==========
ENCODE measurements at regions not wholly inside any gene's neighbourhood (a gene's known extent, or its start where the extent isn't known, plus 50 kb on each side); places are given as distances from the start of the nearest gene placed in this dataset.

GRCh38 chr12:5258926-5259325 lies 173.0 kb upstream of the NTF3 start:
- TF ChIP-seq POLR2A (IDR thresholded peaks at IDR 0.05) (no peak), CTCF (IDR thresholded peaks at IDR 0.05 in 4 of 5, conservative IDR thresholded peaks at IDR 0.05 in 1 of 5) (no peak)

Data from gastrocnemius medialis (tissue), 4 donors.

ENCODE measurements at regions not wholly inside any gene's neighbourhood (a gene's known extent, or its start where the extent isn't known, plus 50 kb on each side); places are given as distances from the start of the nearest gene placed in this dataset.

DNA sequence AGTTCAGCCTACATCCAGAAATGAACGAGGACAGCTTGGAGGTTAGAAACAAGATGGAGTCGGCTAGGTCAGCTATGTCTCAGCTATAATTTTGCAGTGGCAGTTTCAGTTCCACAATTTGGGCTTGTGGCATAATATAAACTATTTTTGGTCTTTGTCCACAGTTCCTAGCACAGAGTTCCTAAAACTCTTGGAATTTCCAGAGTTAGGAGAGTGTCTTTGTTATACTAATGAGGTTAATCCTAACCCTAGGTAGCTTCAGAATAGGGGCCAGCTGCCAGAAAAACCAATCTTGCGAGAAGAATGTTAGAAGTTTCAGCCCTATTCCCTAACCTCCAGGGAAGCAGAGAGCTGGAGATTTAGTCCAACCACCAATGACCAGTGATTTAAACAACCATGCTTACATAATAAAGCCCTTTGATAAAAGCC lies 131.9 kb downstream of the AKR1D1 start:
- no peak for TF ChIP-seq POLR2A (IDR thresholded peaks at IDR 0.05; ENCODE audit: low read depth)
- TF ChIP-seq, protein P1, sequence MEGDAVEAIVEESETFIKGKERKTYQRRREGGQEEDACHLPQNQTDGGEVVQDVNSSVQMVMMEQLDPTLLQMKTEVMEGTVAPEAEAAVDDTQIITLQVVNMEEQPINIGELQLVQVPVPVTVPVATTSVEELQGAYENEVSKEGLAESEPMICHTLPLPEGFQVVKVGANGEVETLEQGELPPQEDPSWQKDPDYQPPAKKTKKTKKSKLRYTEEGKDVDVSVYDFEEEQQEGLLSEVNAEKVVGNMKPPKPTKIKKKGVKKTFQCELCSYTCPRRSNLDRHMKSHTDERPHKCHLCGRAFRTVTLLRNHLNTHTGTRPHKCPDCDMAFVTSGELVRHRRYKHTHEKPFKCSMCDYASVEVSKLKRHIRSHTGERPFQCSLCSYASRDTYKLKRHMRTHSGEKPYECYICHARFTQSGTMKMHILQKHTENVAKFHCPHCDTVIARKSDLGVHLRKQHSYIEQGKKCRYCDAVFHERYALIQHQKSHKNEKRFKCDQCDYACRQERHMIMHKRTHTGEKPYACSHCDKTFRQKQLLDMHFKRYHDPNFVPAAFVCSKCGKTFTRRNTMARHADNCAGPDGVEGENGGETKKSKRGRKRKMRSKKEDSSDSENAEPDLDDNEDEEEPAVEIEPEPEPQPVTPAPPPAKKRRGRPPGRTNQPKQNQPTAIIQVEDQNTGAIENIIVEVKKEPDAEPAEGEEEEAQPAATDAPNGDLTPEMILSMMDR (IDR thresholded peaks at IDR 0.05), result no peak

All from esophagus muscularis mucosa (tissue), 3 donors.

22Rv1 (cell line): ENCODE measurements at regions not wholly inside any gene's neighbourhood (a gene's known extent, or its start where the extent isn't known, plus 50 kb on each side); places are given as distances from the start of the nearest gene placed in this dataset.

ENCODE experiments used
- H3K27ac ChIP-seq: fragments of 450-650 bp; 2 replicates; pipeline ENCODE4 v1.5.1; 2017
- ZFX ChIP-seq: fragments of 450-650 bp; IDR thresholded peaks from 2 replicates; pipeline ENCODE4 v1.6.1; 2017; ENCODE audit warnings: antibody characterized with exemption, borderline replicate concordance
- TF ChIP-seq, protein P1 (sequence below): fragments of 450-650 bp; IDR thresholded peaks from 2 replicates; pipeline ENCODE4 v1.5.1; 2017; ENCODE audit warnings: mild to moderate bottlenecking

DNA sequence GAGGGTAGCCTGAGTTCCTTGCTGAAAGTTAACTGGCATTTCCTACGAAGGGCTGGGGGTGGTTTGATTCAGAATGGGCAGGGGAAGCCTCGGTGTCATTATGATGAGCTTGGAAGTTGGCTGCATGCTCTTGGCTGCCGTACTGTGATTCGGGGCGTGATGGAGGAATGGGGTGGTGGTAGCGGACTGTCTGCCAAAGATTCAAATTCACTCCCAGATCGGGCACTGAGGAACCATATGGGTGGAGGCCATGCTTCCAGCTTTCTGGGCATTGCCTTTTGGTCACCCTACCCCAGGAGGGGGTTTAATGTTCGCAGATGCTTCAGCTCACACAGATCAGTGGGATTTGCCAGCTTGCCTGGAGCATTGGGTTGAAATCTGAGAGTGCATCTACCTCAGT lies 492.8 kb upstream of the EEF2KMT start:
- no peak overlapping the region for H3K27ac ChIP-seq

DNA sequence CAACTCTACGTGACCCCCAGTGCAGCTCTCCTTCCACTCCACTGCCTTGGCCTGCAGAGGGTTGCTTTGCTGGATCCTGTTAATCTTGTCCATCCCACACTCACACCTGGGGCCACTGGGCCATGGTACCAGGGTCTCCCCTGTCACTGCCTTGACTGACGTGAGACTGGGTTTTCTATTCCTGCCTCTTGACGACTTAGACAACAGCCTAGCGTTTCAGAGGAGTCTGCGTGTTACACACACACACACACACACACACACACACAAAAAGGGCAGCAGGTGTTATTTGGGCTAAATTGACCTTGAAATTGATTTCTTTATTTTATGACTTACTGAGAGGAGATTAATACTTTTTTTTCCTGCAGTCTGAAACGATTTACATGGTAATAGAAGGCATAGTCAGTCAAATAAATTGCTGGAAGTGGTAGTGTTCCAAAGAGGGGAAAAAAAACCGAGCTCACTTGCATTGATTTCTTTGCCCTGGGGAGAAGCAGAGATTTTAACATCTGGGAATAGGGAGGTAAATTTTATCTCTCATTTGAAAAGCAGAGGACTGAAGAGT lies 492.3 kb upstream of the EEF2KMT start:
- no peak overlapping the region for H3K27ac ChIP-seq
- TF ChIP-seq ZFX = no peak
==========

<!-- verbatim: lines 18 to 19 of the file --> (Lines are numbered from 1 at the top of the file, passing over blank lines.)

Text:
- no peak overlapping the region for H3K27ac ChIP-seq
- TF ChIP-seq ZFX = no peak